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The bauta
The "noble" or "national" mask of the Serene Republic, this is Venetian costume par excellence. The description given us by Boerio is cursory. He tells us only that it is a veil or cape used as a mask. Mutinelli, on the other hand, is more exact and also mentions the larva and the volto or face-masks which form an integral part of this costume and as such have taken on its name.

The bauta was an ample, all-enveloping black silk cloak and a cape or veil of black silk lace, hung from a black tricorn hat and falling down over the shoulders to cover half of the person.

This veil was the actual bauta itself. the long cloak was called the Mantle. There was also sometimes a face-shaped mask, either in black or in shining white. Nobody can actually say what its origins were as a costume but the use of the three-cornered hat would make us think that they can not be all that remote.

Opinions vary on the origin of the name bauta. Tramater thinks it might come from the German behüten meaning "protect, preserve or defend". The Accademia della Crusca sees an affinity with bacucco or baucco whose original meaning came from the name of the prophet Habakuk, but which had come to be a synonym for senility, huddled into layers of clothing for protection against the cold.

If Tommaseo is to be believed, then it comes simply from bau or non-voice - a mask to frighten the children with. In fact Durante and Turato, in their Veneto-Italian Etymological Dictionary refer the name to bau or better bau-bao, "a simple expression for scaring children with". Battaglia actually sees it as Venetian and perhaps coming from bava or bavaglio, a mouth covering, or gag, which impedes speech.

Battisti and Alesio agree with this but they also point out how close the name is to the Piedmontese bavera meaning face-covering.
One could go on splitting linguistic hairs in this manner forever. It might be better to turn to another aspect of this form of dress. Was the bauta a costume or not? Lorenzetti tends to think not and calls it an abito d'uso (a form of dress in use).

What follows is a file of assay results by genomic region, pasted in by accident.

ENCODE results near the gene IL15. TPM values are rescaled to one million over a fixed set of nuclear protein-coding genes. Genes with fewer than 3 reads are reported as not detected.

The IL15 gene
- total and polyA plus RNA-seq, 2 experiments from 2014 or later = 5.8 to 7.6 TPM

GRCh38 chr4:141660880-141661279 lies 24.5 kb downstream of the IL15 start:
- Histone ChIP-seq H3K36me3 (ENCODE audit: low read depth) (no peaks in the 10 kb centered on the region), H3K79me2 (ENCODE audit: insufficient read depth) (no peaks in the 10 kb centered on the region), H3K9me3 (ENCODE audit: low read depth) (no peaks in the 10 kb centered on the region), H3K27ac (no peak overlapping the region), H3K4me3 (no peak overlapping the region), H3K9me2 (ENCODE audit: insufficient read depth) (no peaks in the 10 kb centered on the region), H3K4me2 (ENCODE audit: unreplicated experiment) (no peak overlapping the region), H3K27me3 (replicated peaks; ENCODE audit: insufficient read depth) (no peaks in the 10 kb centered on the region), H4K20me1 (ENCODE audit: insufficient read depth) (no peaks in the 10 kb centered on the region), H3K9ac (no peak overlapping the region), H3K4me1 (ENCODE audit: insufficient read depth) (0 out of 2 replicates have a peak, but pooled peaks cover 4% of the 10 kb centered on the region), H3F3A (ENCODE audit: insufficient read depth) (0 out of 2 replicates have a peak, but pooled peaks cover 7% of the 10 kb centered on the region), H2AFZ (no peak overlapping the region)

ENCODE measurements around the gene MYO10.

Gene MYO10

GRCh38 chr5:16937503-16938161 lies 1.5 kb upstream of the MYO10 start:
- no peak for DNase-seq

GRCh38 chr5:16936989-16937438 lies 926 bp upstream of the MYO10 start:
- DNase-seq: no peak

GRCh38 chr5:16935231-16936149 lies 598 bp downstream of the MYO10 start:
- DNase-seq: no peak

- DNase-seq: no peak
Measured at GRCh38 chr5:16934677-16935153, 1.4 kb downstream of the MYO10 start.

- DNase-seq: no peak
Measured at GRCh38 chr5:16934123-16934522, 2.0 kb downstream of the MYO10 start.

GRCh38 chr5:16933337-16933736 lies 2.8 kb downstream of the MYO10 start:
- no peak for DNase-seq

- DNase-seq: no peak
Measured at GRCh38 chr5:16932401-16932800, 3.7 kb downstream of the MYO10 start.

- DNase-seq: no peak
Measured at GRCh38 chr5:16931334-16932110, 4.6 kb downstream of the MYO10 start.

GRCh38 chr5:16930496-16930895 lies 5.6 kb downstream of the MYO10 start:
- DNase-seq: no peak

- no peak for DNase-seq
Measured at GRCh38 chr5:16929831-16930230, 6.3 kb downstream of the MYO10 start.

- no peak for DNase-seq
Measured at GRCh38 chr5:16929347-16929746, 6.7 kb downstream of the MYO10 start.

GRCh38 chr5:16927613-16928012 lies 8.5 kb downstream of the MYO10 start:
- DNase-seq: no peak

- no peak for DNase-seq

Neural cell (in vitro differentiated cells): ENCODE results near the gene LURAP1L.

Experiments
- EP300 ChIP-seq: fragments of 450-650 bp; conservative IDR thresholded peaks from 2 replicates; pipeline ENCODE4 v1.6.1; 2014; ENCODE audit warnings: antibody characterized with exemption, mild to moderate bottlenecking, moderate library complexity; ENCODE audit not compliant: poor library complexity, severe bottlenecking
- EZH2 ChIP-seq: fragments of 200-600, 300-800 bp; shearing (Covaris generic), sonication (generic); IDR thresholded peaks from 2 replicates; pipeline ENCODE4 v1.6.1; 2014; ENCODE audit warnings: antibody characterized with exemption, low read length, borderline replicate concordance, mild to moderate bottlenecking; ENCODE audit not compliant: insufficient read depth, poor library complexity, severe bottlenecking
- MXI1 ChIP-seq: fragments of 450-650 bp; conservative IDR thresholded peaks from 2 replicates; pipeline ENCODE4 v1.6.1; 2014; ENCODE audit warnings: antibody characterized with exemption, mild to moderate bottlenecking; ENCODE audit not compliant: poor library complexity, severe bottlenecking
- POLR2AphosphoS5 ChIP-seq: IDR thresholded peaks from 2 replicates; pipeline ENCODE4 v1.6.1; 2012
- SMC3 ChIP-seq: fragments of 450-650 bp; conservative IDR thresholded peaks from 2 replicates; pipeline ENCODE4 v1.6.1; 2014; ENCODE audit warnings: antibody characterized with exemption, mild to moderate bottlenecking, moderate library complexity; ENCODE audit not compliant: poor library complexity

Everyone, however, seems to be in agreement on one thing, and that is that mask-costumes are great levellers of every difference and that the bauta was perfect in this respect.

Men, women, traitors, spies, informers,, the highest in the land and the lowest of the low, the most depraved, the Doge, the State Inquisitors, foreign royalty, all, at least once in a while, could put themselves on the same level, equals, safe from all insults and offences thanks to the protection of the bauta, even in the eyes of the law.

This was certainly a costume that gave feminine grace to the women that wore it. It covered all the jewels and rich garments that were prohibited by the stringent Venetian laws against luxury although it did permit a glimpse, through the Burano lace, of arms of seduction capable of converting the most august and intransigent into a libertine.

It was this kind of bauta in fact that the Venetian magistracy for ceremonies decreed as being too luxurious and costly - even Casanova was in agreement. But if one kind of bauta was banned, another, more sober, was declared obligatory for ladies at the theatre. But - and there is a "but" - this was because the marriageable girls were actually forbidden to wear the bauta. This was the letter of the law, however, and went largely unheeded. Suffice it to say that Elisabetta Mocenigo, when she was betrothed to Pietro Duodo, did have a bauta in her trousseau.

It was at celebrations, at the theatre, in the cafe's and at lovers' meetings that the bauta came into its own, and its use was permitted ouside Carnival. A dress for all seasons, in fact, and the elegant protagonist of every Venetian adventure.

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